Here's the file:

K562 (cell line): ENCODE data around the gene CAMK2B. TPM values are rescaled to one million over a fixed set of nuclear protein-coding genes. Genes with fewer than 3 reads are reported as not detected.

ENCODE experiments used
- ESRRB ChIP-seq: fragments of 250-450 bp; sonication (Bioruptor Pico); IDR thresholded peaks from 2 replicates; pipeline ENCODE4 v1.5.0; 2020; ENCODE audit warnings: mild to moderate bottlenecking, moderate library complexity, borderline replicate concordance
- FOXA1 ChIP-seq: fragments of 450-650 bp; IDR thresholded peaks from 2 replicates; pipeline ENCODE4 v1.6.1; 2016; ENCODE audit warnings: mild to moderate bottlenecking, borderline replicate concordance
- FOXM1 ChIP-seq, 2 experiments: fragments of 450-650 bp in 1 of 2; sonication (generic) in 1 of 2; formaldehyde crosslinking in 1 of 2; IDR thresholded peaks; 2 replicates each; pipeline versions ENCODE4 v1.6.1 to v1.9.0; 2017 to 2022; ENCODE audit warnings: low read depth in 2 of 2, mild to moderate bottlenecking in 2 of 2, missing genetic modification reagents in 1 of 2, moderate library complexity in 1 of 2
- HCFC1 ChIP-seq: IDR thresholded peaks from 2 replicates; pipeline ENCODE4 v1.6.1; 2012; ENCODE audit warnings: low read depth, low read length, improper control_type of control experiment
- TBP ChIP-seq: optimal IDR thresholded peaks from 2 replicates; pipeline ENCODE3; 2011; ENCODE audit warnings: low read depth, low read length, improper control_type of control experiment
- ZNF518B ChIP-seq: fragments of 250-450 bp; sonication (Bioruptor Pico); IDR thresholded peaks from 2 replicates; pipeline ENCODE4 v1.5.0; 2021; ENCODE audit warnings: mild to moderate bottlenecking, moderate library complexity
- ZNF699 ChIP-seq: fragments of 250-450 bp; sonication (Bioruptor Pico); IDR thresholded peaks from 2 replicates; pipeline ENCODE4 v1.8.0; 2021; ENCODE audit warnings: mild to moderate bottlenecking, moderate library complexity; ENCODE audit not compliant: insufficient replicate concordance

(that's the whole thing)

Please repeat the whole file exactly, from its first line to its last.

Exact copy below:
K562 (cell line): ENCODE data around the gene CAMK2B. TPM values are rescaled to one million over a fixed set of nuclear protein-coding genes. Genes with fewer than 3 reads are reported as not detected.

ENCODE experiments used
- ESRRB ChIP-seq: fragments of 250-450 bp; sonication (Bioruptor Pico); IDR thresholded peaks from 2 replicates; pipeline ENCODE4 v1.5.0; 2020; ENCODE audit warnings: mild to moderate bottlenecking, moderate library complexity, borderline replicate concordance
- FOXA1 ChIP-seq: fragments of 450-650 bp; IDR thresholded peaks from 2 replicates; pipeline ENCODE4 v1.6.1; 2016; ENCODE audit warnings: mild to moderate bottlenecking, borderline replicate concordance
- FOXM1 ChIP-seq, 2 experiments: fragments of 450-650 bp in 1 of 2; sonication (generic) in 1 of 2; formaldehyde crosslinking in 1 of 2; IDR thresholded peaks; 2 replicates each; pipeline versions ENCODE4 v1.6.1 to v1.9.0; 2017 to 2022; ENCODE audit warnings: low read depth in 2 of 2, mild to moderate bottlenecking in 2 of 2, missing genetic modification reagents in 1 of 2, moderate library complexity in 1 of 2
- HCFC1 ChIP-seq: IDR thresholded peaks from 2 replicates; pipeline ENCODE4 v1.6.1; 2012; ENCODE audit warnings: low read depth, low read length, improper control_type of control experiment
- TBP ChIP-seq: optimal IDR thresholded peaks from 2 replicates; pipeline ENCODE3; 2011; ENCODE audit warnings: low read depth, low read length, improper control_type of control experiment
- ZNF518B ChIP-seq: fragments of 250-450 bp; sonication (Bioruptor Pico); IDR thresholded peaks from 2 replicates; pipeline ENCODE4 v1.5.0; 2021; ENCODE audit warnings: mild to moderate bottlenecking, moderate library complexity
- ZNF699 ChIP-seq: fragments of 250-450 bp; sonication (Bioruptor Pico); IDR thresholded peaks from 2 replicates; pipeline ENCODE4 v1.8.0; 2021; ENCODE audit warnings: mild to moderate bottlenecking, moderate library complexity; ENCODE audit not compliant: insufficient replicate concordance